In Mozambique, where he was born and lived until his late teens, the former  president Joaquim Chissano spoke of “losing a friend”, and recalled their   shared childhood encounters on the pitches of Maputo, then known as Lourenco Marques, capital of Portuguese East Africa. In the 1950s, he might have   added, the region turned out to be one of the most fertile football nurseries on earth.

Eusebio grew up in a family of very limited means, the son of an Angolan railway worker and Mozambican mother. By his teens, he had developed the athletic talent to sprint the 100 metres in 11 seconds.

Early reports of what he could do with a ball, a plaything which as a child he would sometimes fashion from rolled-up newspaper, focused not just on his   physical forte but an element of audacious improvisation. In one-to-one   duels, he liked to hook the ball, direct from the ground up over an opponent’s head and snake around his rival to collect it.

Word of this prodigy spread quickly beyond the working-class suburb of Mafalala, his home, and into the privileged districts of the city, where a thriving league maintained high standards. The ‘Phenomenon of Mafalala’  would quickly elevate them further. Read the rest of this entry »

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Anelka’s “anti-Zionist” gesture

December 29, 2013 at 6:43 pm (anti-semitism, apologists and collaborators, comedy, fascism, France, Jim D, Racism, reactionay "anti-imperialism", sport)

Nicolas Anelka (R) alongside controversial French comedian Dieudonne M’bala M’bala (L) Doing ‘la quenelle': Nicolas Anelka (R) with his friend Dieudonne

Of course! Footballer Nicolas Anelka’s quenelle gesture (described by some as a “reverse Nazi salute”) isn’t antisemitic at all: it’s “anti-Zionist“! How stupid of all of us who assumed the worst, just because it’s the signature gesture of French comedian (and friend of Anelka’s), Dieudonné M’bala M’bala, whose hilarious anti-Zionist jokes about the holocaust have been misunderstood as somehow antisemitic.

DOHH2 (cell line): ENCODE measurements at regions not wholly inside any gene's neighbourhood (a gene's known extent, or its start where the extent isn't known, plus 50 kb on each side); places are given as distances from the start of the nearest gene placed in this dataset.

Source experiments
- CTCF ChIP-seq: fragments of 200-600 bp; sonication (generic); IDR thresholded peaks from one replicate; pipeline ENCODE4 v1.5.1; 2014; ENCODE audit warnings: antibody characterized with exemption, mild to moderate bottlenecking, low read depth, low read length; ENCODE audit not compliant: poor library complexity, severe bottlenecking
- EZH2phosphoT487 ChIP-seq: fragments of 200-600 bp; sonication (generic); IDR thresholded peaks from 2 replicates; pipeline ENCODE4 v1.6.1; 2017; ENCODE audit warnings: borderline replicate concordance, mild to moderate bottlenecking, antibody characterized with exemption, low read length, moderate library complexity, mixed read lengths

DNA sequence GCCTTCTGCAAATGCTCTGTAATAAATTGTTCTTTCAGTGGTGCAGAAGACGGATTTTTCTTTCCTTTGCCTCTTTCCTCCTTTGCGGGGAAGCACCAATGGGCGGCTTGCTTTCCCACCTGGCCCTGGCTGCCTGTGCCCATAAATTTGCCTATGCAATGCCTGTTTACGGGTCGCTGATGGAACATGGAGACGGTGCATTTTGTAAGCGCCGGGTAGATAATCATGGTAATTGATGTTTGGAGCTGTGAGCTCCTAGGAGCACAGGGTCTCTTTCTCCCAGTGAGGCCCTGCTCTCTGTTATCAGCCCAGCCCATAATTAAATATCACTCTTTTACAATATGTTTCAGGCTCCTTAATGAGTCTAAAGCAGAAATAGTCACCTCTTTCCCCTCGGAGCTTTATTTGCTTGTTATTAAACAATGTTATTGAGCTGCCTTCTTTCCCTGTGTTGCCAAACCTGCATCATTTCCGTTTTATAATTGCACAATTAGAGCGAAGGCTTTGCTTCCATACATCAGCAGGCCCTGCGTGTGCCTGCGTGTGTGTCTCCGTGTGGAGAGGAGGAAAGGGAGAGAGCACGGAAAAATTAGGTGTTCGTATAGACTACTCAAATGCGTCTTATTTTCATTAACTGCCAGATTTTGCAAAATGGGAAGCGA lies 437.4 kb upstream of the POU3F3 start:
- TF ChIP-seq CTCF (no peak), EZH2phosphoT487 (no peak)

By the way, if you don’t buy the line that la quenelle is “anti-Zionist” (as distinct from “antisemitic”), then the alternative explanation is that it’s “anti-establishment.” Either way, West Brom’s caretaker manager Keith Downing has stated that Anelka’s gersture “has nothing to do with what is being said. It is dedicated to a French comedian he knows very well. I think speculation can be stopped now, it is rubbish really. He is totally unaware of what the problems were or the speculation that has been thrown around, he is totally surprised by it.”

So let that be an end to the matter…

…unless you’re one of those humourless zealots determined to see racism everywhere, in which case you may want to let West Bromwich FC know what you think about Anelka’s gesture and Downing’s reaction.

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Fish-heid’s Wimbledon triumph

July 8, 2013 at 8:24 am (celebrity, jerk, Jim D, scotland, sport)

Enjoy your little moment of shameless piggy-backing, Fish-heid…

alex

…before it all goes “tits up”:

From The Scotsman (31/03/13):

HE FEARS for his country. Tennis star Andy Murray yesterday warned Scots not to make an emotional snap decision on going independent because it might go “tits up”.

 The World No 3 made his colourful intervention in the independence debate in a wide-ranging interview.

But although the Dunblane-raised sportsman did not indicate which way he will vote in next year’s referendum, he made clear that his head would rule his heart.

“You need to figure out what’s best for the country and then come to an opinion,” he said. “I want to read more about the issue. I don’t think you should judge the thing on emotion, but on what is best economically for Scotland. You don’t want to come to a snap decision and then see the country go tits up.”

http://www.scotsman.com/scotland-on-sunday/scottish-independence-andy-murray-talks-referendum-1-2868666

P.S; Murray’s words yesterday:

“I understand how much everyone else wanted to see a British winner at Wimbledon, so I hope you guys enjoyed that. I tried my best.”

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Behind the Brazilian protests

June 21, 2013 at 6:36 am (Civil liberties, corruption, democracy, drugs, Human rights, Jim D, Latin America, protest, sport)

An articulate young woman called Carla Dauden explains what it’s all about:

Amazingly, Carla recorded this before the protests broke out.

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Alex Ferguson: the conservative socialist

May 8, 2013 at 5:14 pm (Anti-Racism, labour party, New Statesman, socialism, sport)